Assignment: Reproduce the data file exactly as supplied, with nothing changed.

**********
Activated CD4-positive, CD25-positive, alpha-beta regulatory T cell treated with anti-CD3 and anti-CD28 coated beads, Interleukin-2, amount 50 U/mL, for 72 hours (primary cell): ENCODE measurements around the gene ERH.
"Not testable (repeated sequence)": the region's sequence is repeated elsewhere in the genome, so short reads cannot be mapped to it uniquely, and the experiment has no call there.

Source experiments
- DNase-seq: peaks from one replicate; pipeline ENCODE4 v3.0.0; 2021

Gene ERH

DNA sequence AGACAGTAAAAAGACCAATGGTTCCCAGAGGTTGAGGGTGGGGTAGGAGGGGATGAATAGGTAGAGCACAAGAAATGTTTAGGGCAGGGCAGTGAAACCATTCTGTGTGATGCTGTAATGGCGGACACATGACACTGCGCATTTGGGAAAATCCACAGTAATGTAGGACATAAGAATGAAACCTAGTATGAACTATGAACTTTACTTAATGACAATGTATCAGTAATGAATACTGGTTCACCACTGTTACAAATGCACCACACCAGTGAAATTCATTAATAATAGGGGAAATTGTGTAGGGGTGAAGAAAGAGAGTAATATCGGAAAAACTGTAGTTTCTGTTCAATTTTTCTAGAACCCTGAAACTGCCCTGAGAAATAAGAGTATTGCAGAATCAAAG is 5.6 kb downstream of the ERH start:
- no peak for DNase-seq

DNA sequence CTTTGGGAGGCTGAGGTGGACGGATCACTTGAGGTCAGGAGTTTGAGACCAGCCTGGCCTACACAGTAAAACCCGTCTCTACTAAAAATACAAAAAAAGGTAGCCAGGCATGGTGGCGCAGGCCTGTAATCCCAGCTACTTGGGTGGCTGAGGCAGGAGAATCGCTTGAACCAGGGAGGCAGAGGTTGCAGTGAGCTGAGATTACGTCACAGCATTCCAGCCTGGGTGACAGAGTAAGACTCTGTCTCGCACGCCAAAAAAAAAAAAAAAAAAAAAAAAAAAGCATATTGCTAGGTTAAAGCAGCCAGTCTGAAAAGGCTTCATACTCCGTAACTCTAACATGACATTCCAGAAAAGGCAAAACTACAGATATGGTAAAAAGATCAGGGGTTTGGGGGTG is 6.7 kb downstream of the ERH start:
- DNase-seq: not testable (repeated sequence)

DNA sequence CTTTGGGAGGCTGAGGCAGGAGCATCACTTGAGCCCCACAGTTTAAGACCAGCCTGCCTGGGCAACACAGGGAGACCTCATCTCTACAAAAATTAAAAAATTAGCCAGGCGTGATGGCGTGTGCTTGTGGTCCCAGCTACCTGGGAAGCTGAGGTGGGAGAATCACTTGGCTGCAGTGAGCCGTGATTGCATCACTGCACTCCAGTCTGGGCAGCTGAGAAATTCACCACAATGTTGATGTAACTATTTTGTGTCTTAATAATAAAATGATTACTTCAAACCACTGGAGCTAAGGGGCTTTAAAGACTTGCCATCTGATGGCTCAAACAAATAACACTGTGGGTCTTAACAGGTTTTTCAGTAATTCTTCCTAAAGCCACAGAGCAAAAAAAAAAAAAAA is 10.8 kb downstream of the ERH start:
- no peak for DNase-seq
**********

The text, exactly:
Activated CD4-positive, CD25-positive, alpha-beta regulatory T cell treated with anti-CD3 and anti-CD28 coated beads, Interleukin-2, amount 50 U/mL, for 72 hours (primary cell): ENCODE measurements around the gene ERH.
"Not testable (repeated sequence)": the region's sequence is repeated elsewhere in the genome, so short reads cannot be mapped to it uniquely, and the experiment has no call there.

Source experiments
- DNase-seq: peaks from one replicate; pipeline ENCODE4 v3.0.0; 2021

Gene ERH

DNA sequence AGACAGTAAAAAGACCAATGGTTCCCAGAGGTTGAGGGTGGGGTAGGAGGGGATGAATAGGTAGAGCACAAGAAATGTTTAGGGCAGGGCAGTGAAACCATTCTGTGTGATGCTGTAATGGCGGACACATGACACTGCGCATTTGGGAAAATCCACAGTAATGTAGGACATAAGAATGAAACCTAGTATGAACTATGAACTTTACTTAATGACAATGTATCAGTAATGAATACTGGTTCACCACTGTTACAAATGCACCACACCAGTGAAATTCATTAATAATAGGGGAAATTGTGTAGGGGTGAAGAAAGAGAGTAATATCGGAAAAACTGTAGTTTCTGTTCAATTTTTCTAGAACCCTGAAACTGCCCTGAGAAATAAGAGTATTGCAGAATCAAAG is 5.6 kb downstream of the ERH start:
- no peak for DNase-seq

DNA sequence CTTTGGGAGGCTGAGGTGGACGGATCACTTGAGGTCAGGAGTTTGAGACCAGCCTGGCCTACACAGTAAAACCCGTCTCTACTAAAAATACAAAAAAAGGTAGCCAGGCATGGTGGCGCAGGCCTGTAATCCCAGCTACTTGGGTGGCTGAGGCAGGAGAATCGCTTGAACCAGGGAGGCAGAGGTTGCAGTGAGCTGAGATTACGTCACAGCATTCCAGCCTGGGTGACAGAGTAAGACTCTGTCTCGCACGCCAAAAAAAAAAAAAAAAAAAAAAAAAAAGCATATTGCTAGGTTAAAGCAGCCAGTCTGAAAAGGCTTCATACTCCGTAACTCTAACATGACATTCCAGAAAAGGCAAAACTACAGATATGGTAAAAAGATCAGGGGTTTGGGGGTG is 6.7 kb downstream of the ERH start:
- DNase-seq: not testable (repeated sequence)

DNA sequence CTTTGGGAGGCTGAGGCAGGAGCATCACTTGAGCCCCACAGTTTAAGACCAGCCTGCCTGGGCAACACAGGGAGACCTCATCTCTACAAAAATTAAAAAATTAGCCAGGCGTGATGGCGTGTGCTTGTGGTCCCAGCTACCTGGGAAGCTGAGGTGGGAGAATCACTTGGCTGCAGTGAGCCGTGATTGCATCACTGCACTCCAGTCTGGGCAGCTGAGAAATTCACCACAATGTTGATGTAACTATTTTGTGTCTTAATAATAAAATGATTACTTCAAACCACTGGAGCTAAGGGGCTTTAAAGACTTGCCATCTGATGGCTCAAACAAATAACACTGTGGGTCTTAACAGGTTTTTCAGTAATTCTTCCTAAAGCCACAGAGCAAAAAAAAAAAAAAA is 10.8 kb downstream of the ERH start:
- no peak for DNase-seq